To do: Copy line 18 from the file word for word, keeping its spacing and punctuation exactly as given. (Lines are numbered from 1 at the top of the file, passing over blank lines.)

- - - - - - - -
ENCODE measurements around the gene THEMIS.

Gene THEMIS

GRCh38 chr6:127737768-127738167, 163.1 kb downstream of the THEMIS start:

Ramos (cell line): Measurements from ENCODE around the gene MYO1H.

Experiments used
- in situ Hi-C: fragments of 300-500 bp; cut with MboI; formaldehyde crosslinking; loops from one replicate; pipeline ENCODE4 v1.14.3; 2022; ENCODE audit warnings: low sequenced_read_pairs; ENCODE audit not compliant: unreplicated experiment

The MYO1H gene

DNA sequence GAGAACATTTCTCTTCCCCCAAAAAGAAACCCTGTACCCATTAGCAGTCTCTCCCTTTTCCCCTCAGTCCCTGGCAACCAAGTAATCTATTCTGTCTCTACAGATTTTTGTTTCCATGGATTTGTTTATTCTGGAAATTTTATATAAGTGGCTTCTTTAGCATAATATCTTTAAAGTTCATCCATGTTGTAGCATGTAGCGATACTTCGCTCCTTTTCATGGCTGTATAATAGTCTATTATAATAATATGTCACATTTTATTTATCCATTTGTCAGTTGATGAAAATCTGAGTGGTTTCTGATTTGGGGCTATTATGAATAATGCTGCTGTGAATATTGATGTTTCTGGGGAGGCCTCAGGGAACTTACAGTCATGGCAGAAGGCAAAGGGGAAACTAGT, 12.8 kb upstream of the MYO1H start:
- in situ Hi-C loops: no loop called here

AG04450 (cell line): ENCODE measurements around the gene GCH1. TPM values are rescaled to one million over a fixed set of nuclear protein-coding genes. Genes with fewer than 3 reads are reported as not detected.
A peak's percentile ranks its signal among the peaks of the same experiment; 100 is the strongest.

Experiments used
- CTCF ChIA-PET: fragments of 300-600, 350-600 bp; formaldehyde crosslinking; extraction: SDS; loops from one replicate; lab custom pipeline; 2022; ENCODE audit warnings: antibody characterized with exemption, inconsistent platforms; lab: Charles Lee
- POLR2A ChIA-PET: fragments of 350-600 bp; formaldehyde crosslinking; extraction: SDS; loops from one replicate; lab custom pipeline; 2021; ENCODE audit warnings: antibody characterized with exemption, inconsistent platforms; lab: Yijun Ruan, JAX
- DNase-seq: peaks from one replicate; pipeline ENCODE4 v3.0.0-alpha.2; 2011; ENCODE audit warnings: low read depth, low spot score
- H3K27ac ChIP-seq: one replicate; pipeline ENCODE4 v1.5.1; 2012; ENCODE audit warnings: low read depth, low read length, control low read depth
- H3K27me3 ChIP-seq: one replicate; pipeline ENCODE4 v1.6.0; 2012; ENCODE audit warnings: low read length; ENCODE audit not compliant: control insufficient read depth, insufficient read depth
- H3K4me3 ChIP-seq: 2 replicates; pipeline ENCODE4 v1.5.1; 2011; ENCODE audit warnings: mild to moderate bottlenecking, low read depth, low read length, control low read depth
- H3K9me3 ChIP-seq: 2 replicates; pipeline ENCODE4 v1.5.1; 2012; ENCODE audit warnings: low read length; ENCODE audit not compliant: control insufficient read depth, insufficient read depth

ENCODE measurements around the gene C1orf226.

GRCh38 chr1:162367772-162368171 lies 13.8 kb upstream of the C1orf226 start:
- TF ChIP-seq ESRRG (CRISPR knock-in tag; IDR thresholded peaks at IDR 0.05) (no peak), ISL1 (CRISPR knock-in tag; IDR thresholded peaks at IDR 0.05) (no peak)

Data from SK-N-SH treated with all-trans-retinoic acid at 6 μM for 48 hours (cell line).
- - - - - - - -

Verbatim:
- H3K4me3 ChIP-seq: 2 replicates; pipeline ENCODE4 v1.5.1; 2011; ENCODE audit warnings: mild to moderate bottlenecking, low read depth, low read length, control low read depth